* Refugee numbers in Turkey have doubled in past two months
* Turkey frustrated at what it sees as slow foreign response
* France says world may be forced to consider no-fly zone
By Tulay Karadeniz
ANKARA, Aug 27 (Reuters) - Turkey’s Foreign Minister Ahmet Davutoglu on Monday called for more help from other countries with a growing Syrian refugee crisis and said Ankara would stress this at a U.N. Security Council meeting on Syria later this week.
The number of Syrian refugees in Turkey has nearly doubled over the past two months to more than 80,000 and this weekend Turkey begun temporarily holding thousands of people on the border while they scrambled to erect shelters.
“On the one hand, for the sake of our brotherhood with the Syrians we want to carry out our humanitarian duty, but there is a burden brought about by the numbers. This burden must be shared by the international community,” Davutoglu said.
In total, more than 200,000 Syrians have fled to neighbouring countries since the start of the conflict, already surpassing a U.N. year-end estimate of 185,000, and Turkey, which is housing the biggest number, is frustrated at what it sees as a sluggish international response.
Officials say several countries have sent humanitarian assistance but no financial aid and that the overall aid effort has been slow.
Speaking at a news conference in Ankara, Davutoglu said he would be stressing this at a U.N. Security Council meeting of foreign ministers on Thursday that will also be attended by several countries not among the 15-member body.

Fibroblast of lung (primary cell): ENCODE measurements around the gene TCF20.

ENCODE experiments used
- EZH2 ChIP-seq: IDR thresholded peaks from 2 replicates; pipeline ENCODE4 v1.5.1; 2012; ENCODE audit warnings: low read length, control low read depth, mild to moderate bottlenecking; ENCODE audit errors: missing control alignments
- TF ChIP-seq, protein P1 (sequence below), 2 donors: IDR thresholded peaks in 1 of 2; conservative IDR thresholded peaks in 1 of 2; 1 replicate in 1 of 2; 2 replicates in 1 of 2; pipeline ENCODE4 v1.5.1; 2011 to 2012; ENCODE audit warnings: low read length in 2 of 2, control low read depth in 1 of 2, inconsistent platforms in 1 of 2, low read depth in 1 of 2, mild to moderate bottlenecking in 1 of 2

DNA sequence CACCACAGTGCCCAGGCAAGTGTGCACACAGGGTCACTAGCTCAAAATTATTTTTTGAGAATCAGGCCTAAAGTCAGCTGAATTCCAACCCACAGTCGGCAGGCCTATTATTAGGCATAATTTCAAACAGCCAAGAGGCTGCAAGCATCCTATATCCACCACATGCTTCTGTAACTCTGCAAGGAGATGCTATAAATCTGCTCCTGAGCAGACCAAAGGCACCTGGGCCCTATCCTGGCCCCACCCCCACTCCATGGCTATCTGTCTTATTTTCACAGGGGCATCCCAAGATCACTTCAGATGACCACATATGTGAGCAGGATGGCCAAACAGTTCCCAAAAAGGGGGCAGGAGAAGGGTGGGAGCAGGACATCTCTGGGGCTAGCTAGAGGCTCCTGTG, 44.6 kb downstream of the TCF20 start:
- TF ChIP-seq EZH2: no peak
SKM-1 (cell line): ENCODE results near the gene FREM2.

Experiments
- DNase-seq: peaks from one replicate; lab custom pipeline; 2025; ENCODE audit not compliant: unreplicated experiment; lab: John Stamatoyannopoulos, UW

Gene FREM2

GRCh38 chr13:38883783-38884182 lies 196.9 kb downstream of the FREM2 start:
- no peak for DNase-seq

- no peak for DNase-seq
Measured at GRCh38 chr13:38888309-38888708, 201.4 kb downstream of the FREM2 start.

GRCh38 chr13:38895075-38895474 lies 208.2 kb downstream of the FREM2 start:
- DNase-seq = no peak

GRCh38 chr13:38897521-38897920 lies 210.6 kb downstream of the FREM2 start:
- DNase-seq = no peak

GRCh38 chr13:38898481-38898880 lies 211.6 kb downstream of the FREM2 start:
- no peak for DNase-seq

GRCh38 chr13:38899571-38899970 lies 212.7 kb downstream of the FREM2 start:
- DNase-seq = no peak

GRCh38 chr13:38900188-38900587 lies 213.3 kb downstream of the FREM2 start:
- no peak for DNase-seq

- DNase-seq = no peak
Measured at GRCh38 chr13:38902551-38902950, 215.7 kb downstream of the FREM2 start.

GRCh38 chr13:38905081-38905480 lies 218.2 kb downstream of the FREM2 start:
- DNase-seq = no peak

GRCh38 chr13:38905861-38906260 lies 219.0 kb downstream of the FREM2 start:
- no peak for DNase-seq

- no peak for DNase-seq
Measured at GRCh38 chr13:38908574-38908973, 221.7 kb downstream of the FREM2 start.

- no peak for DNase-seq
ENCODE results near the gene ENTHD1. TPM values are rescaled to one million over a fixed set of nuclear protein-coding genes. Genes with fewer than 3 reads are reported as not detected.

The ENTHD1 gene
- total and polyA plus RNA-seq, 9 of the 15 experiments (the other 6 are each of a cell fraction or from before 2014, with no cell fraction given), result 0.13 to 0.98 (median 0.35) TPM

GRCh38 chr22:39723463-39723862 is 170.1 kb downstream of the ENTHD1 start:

Davutoglu said last week Turkey could run out of space if the number went above 100,000 and suggested the United Nations may need to create a “safe zone” inside Syria.
French Foreign Minister Laurent Fabius, who will chair this week’s U.N. meeting, suggested on Monday a no-fly zone may become an inevitability if refugee numbers continued to soar.
“What happens then if the refugees continue to amass and cannot go to neighbouring countries? They will accumulate in zones on Syria’s borders,” he said at a news conference in Paris.
“At that point we are forced to think about what happens and so we have to envisage the question of a no-fly zone, which then poses the question of international legality,” he said.
Ankara fears a mass influx on the scale seen during the 1991 Gulf War when 500,000 people poured into Turkey, and says that would be one factor that could drive it to create such a zone.
But Turkey is reluctant to act unilaterally on what would essentially amount to a military intervention and the idea of a buffer zone has so far gained little traction elsewhere.